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Are you able to screen print an image on the side of a t-shirt or make it look like it wraps arround? Answered

I was wondering if it was posable to take this image1.bp.blogspot.com/_k66MzJ-J1KM/Su_k48fEEFI/AAAAAAAAAnA/47xpNQ_3W5A/s1600-h/model-front-and-back.jpg (photoshoped onto a t-shirt image) and actualy make that happen with the whole wrap arround aspect. It would be much apprecated as i am really am going for that look.


If you don't need precise rendering of _exactly_ that image, I think it's possible by making multiple printing passes.

Break the red up into a series of sub-patterns that overlap each other. (Fairly easy with that design, since it's basically a series of stripes and splotches in a single color that don't have a meaningful alignment with each other.) Print those passes -- front, back, left and right sides -- in whatever order seems reasonable. (Actually, it looks like you might not need a separate right-side pass.) Then come back and print the white lettering as a single pass each front and back.

This presumes your equipment can be set up to print the sides. That may actually be easier for an amateur than for a pro.

Note that the precise alignment of these components will differ depending on the size of the shirt. You may or may not consider that acceptable, but for this design I think you can get away with it.

Caveat: Don't try to print halftone over halftone in a single color unless you like moire' patterns. That concern will be one of the things to consider when laying out the individual passes.

Of course, that  means this is a five- or six-pass run. Since cost is usually per pass, that means this would be more expensive than if you don't insist on the wrap-around. On the other hand, it's only a two-color design (assuming the shades of red are achieved by halftoning), so if you can find someone willing to do it the total cost should be about equivalent to three-color front-and-back, maybe a bit higher for the hassle factor of the side impression, plus a surcharge for helping divide the image up and making this all work reasonably. (And probably some wastage in misprinted shirts as alignment is worked out.)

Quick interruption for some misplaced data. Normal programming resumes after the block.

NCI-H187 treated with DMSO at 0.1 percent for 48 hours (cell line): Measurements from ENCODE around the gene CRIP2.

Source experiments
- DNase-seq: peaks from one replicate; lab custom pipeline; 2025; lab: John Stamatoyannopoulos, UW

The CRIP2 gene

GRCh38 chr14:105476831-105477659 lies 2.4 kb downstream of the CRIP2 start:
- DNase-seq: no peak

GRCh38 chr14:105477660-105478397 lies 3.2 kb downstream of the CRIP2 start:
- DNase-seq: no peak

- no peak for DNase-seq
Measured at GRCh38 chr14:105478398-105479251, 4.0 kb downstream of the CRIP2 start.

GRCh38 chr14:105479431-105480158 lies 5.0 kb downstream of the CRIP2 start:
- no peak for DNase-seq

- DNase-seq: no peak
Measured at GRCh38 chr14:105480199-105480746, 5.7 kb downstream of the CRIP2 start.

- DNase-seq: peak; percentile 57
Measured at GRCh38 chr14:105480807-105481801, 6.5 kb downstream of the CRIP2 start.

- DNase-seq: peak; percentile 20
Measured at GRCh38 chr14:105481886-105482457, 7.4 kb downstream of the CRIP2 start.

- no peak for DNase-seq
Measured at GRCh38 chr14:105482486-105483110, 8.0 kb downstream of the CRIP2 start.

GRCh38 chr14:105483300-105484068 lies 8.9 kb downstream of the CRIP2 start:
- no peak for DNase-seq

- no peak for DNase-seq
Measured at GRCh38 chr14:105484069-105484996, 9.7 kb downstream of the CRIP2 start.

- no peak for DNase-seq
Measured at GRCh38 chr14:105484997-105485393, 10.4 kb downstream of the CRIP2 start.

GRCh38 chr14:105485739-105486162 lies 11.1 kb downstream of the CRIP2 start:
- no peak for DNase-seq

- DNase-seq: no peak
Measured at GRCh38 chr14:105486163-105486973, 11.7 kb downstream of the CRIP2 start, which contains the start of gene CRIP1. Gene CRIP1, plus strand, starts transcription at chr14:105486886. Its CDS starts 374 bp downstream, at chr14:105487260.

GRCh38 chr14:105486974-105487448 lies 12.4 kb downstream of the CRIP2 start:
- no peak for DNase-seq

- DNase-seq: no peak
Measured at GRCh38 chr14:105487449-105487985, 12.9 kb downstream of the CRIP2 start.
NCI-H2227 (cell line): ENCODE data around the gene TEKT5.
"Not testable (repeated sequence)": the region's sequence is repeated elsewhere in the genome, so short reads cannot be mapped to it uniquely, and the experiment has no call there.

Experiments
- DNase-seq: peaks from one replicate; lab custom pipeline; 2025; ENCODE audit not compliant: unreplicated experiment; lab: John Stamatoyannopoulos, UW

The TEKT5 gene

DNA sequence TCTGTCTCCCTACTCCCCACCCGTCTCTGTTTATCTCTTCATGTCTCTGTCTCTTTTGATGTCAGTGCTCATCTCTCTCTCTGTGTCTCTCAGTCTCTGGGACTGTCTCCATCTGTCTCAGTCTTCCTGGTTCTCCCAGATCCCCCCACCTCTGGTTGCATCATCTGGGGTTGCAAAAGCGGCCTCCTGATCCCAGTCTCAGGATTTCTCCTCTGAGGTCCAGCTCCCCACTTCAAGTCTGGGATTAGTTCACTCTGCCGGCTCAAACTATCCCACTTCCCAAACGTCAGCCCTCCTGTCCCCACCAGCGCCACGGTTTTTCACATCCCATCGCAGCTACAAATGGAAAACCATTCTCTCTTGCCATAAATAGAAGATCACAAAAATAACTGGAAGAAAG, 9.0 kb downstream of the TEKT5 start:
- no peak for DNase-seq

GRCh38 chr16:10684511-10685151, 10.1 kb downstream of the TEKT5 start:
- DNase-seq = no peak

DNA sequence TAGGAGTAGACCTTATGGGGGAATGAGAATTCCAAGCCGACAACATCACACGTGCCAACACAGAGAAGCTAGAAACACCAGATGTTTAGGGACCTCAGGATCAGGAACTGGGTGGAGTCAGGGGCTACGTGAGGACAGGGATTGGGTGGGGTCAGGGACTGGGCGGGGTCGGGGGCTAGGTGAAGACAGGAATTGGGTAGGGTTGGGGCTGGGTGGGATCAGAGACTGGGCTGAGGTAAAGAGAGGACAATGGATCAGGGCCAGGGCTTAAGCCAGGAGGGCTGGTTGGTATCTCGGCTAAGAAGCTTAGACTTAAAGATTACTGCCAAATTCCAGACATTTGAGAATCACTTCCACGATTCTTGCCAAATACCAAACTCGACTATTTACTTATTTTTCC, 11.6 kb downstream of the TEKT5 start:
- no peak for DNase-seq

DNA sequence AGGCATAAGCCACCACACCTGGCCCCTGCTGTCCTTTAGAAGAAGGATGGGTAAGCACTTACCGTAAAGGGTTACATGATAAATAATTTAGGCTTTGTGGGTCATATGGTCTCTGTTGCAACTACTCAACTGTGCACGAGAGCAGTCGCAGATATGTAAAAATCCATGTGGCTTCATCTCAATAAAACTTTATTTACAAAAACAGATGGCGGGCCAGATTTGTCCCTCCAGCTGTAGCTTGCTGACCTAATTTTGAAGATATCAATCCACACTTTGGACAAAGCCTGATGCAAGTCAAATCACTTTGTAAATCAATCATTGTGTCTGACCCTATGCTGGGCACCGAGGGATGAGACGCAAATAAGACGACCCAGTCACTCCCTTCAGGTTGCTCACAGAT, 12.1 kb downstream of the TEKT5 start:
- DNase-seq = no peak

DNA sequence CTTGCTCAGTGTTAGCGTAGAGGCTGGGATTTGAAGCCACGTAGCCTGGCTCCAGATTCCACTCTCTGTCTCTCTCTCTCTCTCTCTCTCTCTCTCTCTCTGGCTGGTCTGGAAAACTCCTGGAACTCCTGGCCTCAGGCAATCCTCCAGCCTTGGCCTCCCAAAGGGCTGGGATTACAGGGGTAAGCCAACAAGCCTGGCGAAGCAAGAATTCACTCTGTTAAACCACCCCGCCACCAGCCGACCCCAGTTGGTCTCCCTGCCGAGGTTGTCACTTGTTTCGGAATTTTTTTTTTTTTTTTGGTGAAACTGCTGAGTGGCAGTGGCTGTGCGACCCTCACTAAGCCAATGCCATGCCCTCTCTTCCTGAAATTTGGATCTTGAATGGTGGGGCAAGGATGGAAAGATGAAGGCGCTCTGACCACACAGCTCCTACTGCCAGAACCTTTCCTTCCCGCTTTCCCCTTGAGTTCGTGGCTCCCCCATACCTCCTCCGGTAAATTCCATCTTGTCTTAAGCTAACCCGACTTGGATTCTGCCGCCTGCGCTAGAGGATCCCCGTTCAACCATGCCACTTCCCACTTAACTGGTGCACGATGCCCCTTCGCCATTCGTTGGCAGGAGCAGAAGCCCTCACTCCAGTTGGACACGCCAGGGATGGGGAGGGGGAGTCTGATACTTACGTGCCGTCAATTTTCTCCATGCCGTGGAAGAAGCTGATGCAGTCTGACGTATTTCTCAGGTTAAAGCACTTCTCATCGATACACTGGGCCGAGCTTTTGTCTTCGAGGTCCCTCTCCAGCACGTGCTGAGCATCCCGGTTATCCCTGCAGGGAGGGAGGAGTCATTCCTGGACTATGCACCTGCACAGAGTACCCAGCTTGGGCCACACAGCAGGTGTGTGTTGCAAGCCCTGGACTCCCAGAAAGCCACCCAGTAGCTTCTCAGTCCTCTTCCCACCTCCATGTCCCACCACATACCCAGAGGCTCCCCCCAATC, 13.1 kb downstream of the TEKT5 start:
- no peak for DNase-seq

Another solution, as others have said, would be print first, shirt later.

Or you could redesign the pattern so it fades out under the arm, giving the feel of wraparound without actually wrapping. Again, that could be a hassle for different shirt sizes.

Or you could consider hand-airbrushing each shirt. There are folks who have done that; I have a shirt which had outlines printed in B&W and then airbrush-inked for color. But that isn't exactly a mass-production approach, nor will it give you the same design on each shirt unless whoever is operating the airbrush is particularly skilled... and I think this approach is better for darker colors over light background than vice versa.

So: Possible, yes. Affordable for a typical convention, unless you have a lot of volunteer manpower that likes playing with silkscreening... maybe not.

I have a friend that has a screen printing business.  I asked him about you shirt.  He said that he was unaware of anyway to screen print all the way around a shirt like this.  He can do one side then line it up and do the back.  But the way screen printing works that's the best he can do.

But...  He said that the image that was printed all the way around was probably an iron on transfer.  He is limited to 17" wide but that's because that's as large as his machine goes.  But they make transfer printers that will print much larger.

Also there is a printer that will print directly on material.  That ink is not as permanent as either of the other ones but might work for this.

So... what you need to do is find someone who has a transfer machine that will print your design and then you can iron them on yourself if you want to.

Let us see it when it's finished.

Good luck.

that shirt was probably silk screened when it was just fabric

so you'll have to undo the stitching in your shirt to print that on